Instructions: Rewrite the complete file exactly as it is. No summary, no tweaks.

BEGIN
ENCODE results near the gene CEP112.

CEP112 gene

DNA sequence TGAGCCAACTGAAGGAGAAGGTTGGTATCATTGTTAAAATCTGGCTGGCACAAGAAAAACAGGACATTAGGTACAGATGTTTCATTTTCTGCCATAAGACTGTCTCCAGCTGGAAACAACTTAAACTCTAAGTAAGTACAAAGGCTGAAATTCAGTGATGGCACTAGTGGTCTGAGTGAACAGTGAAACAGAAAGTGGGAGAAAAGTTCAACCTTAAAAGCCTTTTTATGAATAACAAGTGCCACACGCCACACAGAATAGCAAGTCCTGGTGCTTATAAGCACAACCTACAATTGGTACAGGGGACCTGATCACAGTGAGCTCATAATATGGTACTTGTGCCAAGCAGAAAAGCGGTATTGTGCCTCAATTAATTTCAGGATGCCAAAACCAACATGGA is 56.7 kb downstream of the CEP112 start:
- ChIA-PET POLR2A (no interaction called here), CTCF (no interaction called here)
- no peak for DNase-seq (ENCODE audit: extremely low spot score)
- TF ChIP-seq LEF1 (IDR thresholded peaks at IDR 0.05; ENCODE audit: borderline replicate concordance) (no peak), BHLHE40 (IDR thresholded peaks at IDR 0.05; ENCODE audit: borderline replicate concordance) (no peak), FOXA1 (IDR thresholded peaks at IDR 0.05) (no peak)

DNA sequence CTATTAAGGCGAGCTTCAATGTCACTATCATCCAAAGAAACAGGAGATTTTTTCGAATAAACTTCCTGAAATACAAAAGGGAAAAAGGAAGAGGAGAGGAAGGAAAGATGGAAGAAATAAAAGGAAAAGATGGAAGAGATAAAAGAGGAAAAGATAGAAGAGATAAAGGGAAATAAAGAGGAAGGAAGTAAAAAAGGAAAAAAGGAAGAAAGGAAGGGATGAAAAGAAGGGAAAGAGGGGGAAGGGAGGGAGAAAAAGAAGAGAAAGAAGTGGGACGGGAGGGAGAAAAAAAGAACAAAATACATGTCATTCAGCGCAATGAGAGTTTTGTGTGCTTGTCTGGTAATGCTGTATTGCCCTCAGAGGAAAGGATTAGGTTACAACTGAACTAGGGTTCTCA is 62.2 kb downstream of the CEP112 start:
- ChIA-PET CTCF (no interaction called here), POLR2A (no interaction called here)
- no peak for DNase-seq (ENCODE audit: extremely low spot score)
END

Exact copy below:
ENCODE results near the gene CEP112.

CEP112 gene

DNA sequence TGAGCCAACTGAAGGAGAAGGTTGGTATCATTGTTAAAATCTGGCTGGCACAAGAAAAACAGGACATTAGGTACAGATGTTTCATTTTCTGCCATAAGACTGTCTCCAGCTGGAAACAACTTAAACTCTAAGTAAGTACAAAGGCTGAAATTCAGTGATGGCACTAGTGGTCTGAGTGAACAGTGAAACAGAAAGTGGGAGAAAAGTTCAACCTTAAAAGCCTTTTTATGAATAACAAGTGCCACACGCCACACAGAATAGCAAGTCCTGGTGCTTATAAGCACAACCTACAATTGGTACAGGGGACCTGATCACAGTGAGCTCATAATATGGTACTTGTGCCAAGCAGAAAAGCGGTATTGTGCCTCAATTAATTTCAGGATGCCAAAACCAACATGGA is 56.7 kb downstream of the CEP112 start:
- ChIA-PET POLR2A (no interaction called here), CTCF (no interaction called here)
- no peak for DNase-seq (ENCODE audit: extremely low spot score)
- TF ChIP-seq LEF1 (IDR thresholded peaks at IDR 0.05; ENCODE audit: borderline replicate concordance) (no peak), BHLHE40 (IDR thresholded peaks at IDR 0.05; ENCODE audit: borderline replicate concordance) (no peak), FOXA1 (IDR thresholded peaks at IDR 0.05) (no peak)

DNA sequence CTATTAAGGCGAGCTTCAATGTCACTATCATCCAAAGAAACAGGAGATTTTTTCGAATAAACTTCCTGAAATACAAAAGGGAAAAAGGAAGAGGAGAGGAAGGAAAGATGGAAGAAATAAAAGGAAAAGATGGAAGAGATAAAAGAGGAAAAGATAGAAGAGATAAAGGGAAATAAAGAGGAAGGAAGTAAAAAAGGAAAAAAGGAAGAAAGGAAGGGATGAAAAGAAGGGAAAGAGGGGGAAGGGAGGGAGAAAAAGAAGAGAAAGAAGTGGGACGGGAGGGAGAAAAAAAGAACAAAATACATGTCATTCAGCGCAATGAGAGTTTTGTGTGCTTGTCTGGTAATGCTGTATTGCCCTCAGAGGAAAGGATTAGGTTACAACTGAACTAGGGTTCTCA is 62.2 kb downstream of the CEP112 start:
- ChIA-PET CTCF (no interaction called here), POLR2A (no interaction called here)
- no peak for DNase-seq (ENCODE audit: extremely low spot score)